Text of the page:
As dean of online education at Ferrum College, I know firsthand how challenging it can be to attract students to an online program at a small institution. I also know how impactful course sharing can be to help online programs grow and thrive. In this blog post, I’ll explain how we partnered with faculty on campus to get up-and-running with course sharing as a Teaching Institution, making courses available to other institutions on the Acadeum network.
Two years after joining Acadeum’s course sharing network, enrollment numbers in our online courses continue to go up. In Summer 2021, we had over 120 students from partner schools enrolled in Ferrum College courses. No one expected that outcome—we were blown away and pleased to be helping so many students continue their educational journey as visiting students.
Back in Spring 2019, my department had prioritized expanding Ferrum’s online course catalog for students in our education programs as well as graduate students. Our goal was to achieve Level III and IV accreditation from SACSCOC. As part of that strategy, I identified a number of undergraduate courses that were popular with students to make them available online, thinking they might also be appealing for students at partner schools . Ferrum received SACS approval in December 2019 to offer distance learning at more than 50% and made the shift to fully online education in January 2020—right before the pandemic hit. At that point, there was no alternative: all learning had to be online.
To ensure our faculty were ready to teach online, we started with a certificate course for faculty, based on Quality Matters standards and structured around best practices for teaching online courses. We ran a pilot group with six or seven faculty members who had some relevant online experience but hadn’t yet taught for large groups. The pilot worked: all faculty completed the certification, and these courses were the first we tested on the Acadeum platform. Faculty were excited; not only would they teach new students across the country, but they also had the opportunity to earn extra income for teaching online courses during the winter and summer terms.
Setting the Standard: Online Teaching
To dive a little deeper into the question of online course quality, I connected with Stan Jones, an Instructor at Ferrum, who has taught online for 11 years (in an estimated 70+ courses!) to discuss what makes or breaks an online course.
“Just like being face-to-face in the classroom, you have to find your online teaching voice,” Jones said. “I’m constantly working on evolving and updating.” To better engage students, Jones now runs 20-minute online classes at Ferrum, instead of 80-minute lectures that cover an entire chapter all at once. He also breaks up his online classes into multiple assessments to drive student interaction.
With more opportunities to boost their class grade, students can progress in the course confidently, even if they don’t perform well on one assessment. Jones noted that, previously, students would “backoff and disappear” if they performed badly on an early midterm, worried that they wouldn’t have the option to improve before the end of the semester.
Jones tries to keep his online class and in-person class “parallel”—using the same time frames, resources, and exams. Consistent with recent studies that find student performance comparable in online and in-person courses, Jones said, “I’m seeing the exact same grade distribution across face-to-face classes and online classes.”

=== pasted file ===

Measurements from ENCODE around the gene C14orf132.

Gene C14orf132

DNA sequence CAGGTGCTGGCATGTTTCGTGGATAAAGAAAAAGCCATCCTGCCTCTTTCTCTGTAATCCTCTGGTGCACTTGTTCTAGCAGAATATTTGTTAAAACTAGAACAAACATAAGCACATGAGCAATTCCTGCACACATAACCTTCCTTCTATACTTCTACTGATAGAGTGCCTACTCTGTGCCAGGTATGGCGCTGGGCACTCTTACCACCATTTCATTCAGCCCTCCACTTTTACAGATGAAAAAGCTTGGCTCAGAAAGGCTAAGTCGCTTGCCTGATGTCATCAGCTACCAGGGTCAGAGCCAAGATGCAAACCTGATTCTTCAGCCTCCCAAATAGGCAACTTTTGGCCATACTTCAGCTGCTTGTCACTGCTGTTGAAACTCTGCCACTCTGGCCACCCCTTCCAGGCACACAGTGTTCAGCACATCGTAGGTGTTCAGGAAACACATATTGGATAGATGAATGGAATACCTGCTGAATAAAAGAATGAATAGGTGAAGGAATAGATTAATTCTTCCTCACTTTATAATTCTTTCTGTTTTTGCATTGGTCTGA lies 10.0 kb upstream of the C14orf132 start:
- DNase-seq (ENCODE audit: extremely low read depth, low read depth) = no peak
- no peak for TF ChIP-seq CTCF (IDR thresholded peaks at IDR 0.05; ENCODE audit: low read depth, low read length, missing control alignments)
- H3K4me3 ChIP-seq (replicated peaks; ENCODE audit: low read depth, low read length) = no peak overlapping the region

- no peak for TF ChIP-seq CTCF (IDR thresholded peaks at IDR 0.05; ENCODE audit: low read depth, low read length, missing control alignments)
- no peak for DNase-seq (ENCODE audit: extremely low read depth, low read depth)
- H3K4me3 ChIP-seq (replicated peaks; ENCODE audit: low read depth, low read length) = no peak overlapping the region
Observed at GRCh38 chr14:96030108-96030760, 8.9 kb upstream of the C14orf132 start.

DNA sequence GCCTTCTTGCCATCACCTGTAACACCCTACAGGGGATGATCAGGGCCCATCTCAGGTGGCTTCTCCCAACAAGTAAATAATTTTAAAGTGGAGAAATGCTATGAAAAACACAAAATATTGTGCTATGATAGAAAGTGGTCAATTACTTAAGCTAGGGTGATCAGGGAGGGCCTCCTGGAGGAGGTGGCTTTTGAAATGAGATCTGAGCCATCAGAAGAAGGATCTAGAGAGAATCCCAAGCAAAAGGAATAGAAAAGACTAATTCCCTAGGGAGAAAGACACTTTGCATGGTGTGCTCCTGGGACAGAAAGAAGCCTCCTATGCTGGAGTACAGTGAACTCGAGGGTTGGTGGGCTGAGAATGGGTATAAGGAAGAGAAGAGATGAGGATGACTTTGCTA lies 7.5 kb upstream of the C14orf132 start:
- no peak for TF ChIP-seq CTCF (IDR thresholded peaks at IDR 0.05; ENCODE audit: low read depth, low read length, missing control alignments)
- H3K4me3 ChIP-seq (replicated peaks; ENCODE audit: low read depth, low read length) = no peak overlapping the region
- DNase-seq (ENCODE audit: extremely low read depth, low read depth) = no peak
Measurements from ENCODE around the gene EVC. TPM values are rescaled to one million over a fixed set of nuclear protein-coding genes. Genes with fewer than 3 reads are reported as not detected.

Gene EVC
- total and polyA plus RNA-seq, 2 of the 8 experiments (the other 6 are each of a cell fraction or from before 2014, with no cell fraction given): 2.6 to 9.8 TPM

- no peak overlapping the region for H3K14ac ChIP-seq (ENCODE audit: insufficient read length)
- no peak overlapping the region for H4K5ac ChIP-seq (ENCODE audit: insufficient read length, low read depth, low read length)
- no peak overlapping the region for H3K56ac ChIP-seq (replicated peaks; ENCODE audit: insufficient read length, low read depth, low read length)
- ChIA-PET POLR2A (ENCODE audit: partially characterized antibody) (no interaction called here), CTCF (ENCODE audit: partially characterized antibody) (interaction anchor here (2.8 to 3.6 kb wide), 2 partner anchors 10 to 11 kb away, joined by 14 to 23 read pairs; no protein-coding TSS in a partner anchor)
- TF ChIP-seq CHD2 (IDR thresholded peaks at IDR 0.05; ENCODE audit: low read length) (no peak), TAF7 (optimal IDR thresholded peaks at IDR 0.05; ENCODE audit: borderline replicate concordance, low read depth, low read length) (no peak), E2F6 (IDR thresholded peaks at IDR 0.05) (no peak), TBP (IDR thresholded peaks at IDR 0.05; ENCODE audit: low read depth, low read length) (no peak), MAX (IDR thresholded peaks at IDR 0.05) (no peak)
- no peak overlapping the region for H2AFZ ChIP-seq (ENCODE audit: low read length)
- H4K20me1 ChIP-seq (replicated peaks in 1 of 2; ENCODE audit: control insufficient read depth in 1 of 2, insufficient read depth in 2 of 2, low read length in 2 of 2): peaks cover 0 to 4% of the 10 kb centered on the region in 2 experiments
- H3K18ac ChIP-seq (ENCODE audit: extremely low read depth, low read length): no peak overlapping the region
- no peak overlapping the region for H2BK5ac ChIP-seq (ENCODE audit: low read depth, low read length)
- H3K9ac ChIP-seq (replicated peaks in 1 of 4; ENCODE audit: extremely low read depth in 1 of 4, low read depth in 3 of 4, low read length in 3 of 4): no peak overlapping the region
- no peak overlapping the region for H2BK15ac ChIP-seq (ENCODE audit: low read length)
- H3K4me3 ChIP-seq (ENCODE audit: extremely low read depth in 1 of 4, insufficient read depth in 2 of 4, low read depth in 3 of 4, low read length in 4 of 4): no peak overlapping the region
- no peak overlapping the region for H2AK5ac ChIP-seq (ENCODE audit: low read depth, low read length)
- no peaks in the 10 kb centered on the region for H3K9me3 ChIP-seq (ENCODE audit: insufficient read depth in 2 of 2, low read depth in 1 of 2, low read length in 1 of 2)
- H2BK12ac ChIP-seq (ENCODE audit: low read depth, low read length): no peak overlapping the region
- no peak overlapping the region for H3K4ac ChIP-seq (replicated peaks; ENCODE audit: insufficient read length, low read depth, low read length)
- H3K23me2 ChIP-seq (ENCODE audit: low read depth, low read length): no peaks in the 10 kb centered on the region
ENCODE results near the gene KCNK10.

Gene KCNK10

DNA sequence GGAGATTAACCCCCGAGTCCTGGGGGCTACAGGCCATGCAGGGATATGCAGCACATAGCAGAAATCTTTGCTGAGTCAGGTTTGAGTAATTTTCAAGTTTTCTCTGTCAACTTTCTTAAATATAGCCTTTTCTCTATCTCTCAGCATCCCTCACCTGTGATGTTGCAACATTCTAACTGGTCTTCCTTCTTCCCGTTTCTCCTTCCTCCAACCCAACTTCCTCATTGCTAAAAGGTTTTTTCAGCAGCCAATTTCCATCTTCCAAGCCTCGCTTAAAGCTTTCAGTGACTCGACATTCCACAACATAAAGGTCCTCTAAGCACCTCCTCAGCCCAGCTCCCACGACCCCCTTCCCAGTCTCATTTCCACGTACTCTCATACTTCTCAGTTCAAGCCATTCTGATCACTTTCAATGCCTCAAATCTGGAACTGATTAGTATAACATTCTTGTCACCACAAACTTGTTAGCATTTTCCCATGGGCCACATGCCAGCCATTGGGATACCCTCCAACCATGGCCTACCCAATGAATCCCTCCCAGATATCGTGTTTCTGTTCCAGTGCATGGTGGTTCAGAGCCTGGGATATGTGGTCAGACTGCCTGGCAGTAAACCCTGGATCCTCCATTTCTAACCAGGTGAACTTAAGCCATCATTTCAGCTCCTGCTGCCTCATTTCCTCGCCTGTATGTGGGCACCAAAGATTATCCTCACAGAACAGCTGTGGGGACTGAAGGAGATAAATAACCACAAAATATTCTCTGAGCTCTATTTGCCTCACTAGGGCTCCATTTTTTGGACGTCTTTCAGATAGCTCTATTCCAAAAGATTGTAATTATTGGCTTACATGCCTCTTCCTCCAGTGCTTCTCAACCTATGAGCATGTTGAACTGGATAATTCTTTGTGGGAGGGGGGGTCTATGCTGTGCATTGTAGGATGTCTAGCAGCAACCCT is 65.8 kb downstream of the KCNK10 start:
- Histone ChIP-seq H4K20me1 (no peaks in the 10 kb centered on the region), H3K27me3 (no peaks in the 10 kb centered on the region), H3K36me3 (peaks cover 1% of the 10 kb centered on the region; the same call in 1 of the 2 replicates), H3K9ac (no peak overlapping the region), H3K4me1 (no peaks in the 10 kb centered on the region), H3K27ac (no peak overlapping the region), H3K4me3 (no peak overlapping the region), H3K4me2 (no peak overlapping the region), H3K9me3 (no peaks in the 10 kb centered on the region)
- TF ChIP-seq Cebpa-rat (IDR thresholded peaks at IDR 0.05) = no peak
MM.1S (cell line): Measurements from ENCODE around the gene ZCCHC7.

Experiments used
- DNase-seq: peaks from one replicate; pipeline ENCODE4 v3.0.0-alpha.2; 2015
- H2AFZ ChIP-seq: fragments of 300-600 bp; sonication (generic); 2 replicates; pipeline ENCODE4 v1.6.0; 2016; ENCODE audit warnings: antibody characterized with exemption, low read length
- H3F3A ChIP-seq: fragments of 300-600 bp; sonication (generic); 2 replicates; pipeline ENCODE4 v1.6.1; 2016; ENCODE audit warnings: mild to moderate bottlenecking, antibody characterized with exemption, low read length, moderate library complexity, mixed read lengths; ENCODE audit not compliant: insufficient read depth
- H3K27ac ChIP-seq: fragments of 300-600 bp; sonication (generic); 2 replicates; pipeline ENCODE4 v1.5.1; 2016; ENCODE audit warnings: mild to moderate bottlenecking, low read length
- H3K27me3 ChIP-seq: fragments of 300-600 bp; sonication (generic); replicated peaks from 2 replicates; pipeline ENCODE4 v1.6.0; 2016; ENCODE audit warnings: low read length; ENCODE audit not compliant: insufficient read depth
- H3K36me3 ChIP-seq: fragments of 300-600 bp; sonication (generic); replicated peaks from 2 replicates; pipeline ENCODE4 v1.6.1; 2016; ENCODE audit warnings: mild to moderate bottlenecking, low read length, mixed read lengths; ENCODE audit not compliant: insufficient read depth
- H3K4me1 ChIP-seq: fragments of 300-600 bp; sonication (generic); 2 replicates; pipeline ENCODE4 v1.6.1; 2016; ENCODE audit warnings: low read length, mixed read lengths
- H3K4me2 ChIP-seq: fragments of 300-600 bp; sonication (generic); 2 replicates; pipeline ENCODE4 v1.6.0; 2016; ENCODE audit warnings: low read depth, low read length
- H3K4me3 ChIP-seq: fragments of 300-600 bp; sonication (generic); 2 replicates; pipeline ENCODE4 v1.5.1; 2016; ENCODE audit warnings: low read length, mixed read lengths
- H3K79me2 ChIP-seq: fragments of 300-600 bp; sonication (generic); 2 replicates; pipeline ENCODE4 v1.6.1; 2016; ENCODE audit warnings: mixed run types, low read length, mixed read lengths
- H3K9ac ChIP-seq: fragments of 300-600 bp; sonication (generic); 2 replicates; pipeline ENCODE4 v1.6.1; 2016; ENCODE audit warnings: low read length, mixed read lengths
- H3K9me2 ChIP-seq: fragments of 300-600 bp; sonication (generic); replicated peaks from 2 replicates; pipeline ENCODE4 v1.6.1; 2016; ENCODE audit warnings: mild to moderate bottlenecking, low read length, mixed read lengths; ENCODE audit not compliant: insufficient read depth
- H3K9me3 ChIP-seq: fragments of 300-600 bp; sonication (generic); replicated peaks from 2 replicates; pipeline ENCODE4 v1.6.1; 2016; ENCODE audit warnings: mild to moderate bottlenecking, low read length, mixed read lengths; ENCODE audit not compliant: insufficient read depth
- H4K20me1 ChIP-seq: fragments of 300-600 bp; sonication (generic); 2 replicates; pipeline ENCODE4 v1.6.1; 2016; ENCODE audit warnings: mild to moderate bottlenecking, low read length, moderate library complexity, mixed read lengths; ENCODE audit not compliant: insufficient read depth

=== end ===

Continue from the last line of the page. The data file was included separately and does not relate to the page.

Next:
Getting the Word Out
Once we built a number of quality online courses, we prioritized making them available via course sharing.
Every term, we increased our course offering on the Acadeum platform. By Winter 2020, we’d increased our courses from 12 to 28. By Summer 2021, we’d reached 120 students enrolled in 40 courses and were seeing repeat students interested in taking new Ferrum courses. So far, during our two years sharing courses via Acadeum, we’ve generated $130,000 in new revenue as a Teaching Institution.
There were a lot of factors that went into this result, but here are some things to keep in mind if you’re looking to grow your impact as a teaching institution within a course sharing consortium:
Þ Get courses up on Acadeum's platform early: By making sure your courses are front and center as students and advisors begin to think about plans for next term, you can ensure the highest visibility among partner schools.
Þ When selecting the right online courses to offer, look at the data: I analyzed reports to see which courses were most popular—typically, science classes, literature, math, and psychology. I also looked at midterm grades, to see where our students struggled. What it comes down to is knowing your students and preparing solutions to get ahead of their needs.
Þ Consider offering specialized classes: Think about what courses make your institution unique. Every college and university offers American History—is there a niche specialization that only you can offer that would stand out to students and campus advisors?
Þ Build relationships in your network: Sharing best practices with like-minded schools builds trust and name recognition. It’s been rewarding working alongside my colleagues at Tiffin University, Benedict College, and Coker University within the Acadeum community.
Recently, our demand for online courses on the Acadeum network has been so great that we’re hiring new fully-online faculty to lead them. It’s an exciting time at Ferrum--our work with Acadeum has truly changed the climate here and how we look at online education as a whole.
> Watch a short video with Sandra Via on using course sharing to fill open seats, increase retention rates, and address academic recovery.